Harry Wu, Executive Director of the Laogai Research Foundation and Laogai Museum, and Reggie Littlejohn, President of Women’s Rights Without Frontiers, will appear as panel witnesses On Tuesday, December 6, at the Congressional-Executive Commission on China hearing: “One Year After the Nobel Peace Prize Award to Liu Xiaobo: Conditions for Political Prisoners and Prospects for Political Reform” to discuss the ongoing persecution and detention of dissidents in China.
Harry Wu and Reggie Littlejohn both serve on the Advisory Board of the Committee for U.S. International Broadcasting (CUSIB).
Since Liu Xiaobo won the Nobel Peace Prize in 2010, international media has paid increased attention to Chinese human rights and political issues. However, this has not led to reform or improved political conditions for Chinese citizens; if anything, restrictions have since been tightened. Liu Xiaobo and Liu Xianbin’s unreasonably long prison sentences, Ai Weiwei’s recent $2.4 million fine for “tax evasion”, and the continued illegal detention and abuse of Chen Guangcheng and his family all illustrate the Chinese Communist Party’s increased intolerance of alternative political views.
Harry Wu will focus on the Laogai and treatment of political prisoners within the forced-labor system and of Liu in particular. He will also highlight how China has been able to ramp up Internet censorship and track down dissidents. The Laogai Research Foundation is a not-for-profit organization founded by former political prisoner Harry Wu in 1992. Its mission is to gather information on and raise public awareness of the Laogai-China’s extensive system of forced labor prison camps.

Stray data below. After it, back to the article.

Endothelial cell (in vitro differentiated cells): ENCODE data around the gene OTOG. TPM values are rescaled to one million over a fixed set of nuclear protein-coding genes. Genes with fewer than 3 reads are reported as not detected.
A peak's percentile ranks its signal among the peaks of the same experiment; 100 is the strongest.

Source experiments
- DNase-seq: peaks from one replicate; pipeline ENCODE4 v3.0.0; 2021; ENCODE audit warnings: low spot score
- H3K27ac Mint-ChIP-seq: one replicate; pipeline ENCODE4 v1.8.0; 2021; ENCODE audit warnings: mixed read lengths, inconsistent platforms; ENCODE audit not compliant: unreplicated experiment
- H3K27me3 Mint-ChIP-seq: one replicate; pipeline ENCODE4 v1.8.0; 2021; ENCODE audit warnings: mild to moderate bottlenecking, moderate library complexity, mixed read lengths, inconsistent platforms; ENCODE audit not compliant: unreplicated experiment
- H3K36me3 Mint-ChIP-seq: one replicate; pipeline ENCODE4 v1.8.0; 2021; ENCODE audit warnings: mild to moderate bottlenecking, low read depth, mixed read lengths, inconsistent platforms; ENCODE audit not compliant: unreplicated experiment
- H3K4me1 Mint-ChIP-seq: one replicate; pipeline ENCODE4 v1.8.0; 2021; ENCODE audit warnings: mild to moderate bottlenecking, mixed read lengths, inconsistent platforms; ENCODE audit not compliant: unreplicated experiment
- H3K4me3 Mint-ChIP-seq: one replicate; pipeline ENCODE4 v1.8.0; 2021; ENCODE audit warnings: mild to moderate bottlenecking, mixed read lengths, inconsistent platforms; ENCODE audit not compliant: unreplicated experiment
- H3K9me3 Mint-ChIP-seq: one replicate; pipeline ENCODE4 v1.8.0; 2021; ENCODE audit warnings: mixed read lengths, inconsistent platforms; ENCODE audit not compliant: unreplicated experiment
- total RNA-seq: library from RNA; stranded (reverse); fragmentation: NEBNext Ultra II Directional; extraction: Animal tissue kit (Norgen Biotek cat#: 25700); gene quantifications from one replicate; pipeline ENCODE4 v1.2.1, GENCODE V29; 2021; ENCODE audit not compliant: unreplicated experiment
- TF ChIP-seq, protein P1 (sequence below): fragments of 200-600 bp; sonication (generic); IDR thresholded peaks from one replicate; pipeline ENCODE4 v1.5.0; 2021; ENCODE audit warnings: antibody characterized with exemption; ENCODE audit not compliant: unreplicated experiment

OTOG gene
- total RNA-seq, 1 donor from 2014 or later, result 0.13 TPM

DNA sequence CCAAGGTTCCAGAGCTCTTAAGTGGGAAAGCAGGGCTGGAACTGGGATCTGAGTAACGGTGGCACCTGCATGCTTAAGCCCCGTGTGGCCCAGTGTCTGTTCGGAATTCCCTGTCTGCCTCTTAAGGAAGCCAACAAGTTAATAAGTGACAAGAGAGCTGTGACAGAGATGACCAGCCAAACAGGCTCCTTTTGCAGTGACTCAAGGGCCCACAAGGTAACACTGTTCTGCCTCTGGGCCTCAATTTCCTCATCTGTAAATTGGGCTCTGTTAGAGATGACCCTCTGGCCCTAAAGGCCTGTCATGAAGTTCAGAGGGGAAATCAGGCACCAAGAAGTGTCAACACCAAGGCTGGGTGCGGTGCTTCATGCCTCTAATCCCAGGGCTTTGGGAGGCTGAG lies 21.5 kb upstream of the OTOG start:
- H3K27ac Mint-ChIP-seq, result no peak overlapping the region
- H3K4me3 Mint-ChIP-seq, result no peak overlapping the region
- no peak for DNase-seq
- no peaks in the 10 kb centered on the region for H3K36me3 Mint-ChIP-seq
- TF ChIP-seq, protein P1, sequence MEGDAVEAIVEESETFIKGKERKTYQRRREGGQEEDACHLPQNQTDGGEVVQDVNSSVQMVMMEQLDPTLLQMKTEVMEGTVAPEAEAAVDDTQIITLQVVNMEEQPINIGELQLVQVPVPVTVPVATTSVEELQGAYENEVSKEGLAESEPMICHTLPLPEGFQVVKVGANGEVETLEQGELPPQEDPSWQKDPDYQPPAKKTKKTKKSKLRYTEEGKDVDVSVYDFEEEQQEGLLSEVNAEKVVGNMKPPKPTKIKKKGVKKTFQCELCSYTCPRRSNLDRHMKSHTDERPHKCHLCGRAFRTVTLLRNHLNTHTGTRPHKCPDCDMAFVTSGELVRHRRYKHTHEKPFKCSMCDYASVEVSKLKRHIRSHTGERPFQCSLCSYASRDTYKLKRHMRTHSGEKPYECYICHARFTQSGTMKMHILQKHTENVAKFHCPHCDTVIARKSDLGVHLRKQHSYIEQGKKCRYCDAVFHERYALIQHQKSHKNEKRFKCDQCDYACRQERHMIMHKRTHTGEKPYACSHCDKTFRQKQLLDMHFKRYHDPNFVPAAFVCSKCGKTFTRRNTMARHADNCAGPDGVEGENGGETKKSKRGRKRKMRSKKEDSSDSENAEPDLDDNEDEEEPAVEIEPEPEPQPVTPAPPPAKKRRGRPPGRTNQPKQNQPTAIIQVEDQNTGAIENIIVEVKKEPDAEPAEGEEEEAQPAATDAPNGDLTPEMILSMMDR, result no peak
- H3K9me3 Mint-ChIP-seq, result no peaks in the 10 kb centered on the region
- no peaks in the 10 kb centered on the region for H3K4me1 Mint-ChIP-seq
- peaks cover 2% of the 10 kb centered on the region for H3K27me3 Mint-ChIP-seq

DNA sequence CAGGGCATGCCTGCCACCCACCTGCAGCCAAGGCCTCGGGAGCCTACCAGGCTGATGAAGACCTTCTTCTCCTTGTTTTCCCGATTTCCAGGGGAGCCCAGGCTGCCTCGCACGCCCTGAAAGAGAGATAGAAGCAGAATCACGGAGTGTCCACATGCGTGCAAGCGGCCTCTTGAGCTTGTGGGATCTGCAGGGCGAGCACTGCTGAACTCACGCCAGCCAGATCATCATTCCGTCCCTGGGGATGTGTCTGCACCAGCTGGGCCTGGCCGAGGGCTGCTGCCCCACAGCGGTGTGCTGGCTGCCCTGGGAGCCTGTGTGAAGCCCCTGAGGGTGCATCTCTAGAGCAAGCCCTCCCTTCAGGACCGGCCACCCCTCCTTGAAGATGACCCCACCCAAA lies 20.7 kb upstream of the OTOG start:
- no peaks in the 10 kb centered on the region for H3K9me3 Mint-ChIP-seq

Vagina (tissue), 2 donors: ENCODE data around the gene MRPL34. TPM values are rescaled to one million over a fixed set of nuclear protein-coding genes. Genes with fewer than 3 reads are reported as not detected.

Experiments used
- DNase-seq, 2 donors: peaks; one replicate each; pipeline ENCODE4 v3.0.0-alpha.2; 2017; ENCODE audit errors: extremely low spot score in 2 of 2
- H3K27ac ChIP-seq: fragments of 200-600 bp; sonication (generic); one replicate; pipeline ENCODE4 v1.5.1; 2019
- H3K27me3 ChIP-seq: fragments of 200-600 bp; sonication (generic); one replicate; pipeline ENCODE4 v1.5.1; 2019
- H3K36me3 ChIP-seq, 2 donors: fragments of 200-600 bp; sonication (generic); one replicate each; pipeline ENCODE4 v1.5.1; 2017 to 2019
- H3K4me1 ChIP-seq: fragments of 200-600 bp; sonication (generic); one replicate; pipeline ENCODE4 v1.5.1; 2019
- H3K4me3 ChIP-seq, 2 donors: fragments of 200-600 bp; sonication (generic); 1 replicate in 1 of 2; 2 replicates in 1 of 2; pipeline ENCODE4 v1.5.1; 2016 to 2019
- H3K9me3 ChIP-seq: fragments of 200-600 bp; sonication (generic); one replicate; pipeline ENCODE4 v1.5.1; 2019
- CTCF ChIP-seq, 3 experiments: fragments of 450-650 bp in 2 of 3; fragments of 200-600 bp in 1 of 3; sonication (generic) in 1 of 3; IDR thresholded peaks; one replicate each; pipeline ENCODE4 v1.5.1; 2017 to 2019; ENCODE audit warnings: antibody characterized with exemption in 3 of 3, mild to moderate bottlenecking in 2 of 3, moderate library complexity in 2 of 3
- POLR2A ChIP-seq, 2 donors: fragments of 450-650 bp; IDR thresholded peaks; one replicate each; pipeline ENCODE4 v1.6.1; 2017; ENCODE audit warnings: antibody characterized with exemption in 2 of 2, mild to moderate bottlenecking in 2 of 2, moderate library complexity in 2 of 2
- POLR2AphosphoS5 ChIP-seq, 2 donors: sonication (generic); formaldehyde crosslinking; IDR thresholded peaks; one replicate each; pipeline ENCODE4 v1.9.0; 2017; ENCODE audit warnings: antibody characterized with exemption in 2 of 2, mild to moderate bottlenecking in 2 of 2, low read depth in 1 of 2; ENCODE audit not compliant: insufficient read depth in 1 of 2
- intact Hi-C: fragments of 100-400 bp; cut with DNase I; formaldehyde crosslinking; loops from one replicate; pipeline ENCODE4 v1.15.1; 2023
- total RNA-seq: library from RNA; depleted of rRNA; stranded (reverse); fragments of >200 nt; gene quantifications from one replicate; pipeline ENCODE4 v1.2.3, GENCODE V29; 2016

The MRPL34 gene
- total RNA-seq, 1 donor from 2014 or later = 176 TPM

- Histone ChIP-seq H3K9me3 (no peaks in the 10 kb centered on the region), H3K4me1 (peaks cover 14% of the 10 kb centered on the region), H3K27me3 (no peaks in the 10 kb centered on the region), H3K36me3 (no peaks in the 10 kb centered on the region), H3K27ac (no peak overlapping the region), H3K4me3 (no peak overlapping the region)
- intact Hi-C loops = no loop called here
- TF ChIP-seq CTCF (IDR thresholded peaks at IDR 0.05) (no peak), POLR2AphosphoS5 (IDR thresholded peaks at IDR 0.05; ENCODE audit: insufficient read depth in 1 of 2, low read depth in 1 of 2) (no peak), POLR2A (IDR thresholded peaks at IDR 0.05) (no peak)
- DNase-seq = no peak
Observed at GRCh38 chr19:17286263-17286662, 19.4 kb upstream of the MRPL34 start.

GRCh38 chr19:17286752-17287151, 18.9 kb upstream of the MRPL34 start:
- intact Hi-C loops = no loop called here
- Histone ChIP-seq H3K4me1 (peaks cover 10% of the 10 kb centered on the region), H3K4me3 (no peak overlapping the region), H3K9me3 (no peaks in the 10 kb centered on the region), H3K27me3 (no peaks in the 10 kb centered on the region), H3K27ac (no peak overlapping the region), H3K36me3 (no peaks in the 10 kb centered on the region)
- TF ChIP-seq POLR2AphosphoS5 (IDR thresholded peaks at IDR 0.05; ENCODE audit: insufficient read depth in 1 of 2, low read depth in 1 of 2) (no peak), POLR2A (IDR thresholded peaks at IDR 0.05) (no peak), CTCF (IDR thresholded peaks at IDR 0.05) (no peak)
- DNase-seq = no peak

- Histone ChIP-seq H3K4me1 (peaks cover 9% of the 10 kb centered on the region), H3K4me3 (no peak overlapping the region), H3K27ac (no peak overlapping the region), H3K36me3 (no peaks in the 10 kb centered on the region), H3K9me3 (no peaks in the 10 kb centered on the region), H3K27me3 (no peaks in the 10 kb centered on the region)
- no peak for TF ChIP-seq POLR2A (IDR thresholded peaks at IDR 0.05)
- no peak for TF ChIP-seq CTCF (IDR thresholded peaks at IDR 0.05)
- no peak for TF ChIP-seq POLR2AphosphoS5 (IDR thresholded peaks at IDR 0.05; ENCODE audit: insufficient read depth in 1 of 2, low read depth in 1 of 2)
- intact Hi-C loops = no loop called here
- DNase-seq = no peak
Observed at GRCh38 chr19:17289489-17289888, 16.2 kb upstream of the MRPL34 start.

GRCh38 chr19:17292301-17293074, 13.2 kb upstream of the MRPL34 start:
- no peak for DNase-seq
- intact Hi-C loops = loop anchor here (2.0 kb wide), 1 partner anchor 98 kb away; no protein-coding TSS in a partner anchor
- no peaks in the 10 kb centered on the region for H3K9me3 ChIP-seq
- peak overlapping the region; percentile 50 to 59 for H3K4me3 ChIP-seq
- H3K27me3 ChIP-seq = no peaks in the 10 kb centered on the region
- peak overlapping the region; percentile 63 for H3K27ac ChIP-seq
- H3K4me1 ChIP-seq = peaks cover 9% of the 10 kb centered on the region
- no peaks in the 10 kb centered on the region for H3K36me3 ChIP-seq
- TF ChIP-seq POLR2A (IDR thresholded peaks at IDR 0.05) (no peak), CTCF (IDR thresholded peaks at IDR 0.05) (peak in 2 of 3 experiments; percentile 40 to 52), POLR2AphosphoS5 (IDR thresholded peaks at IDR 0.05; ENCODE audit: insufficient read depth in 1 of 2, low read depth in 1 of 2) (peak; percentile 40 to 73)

Reggie Littlejohn will focus on forced abortion and sexual slavery in China and the plight of Chen Guangcheng and his family. She is President of Women’s Rights Without Frontiers, a non-partisan, international coalition to oppose forced abortion and human trafficking in China. She is also an internationally acclaimed expert on China’s One Child Policy.
The Committee for U.S. International Broadcasting supports free flow of uncensored news from the United States to countries without free media. CUSIB opposed the Broadcasting Board of Governors (BBG) plan to end Voice of America (VOA) radio and TV broadcasts in Mandarin and Cantonese. The planned termination of VOA broadcasts was subsequently blocked thanks to bipartisan action in Congressional committees in the House of Representatives and the Senate.
The hearing will be held December 6th from 2 to 4 p.m. at 2172 Rayburn House Office Building. Please view the CECC hearing announcement for location information and details.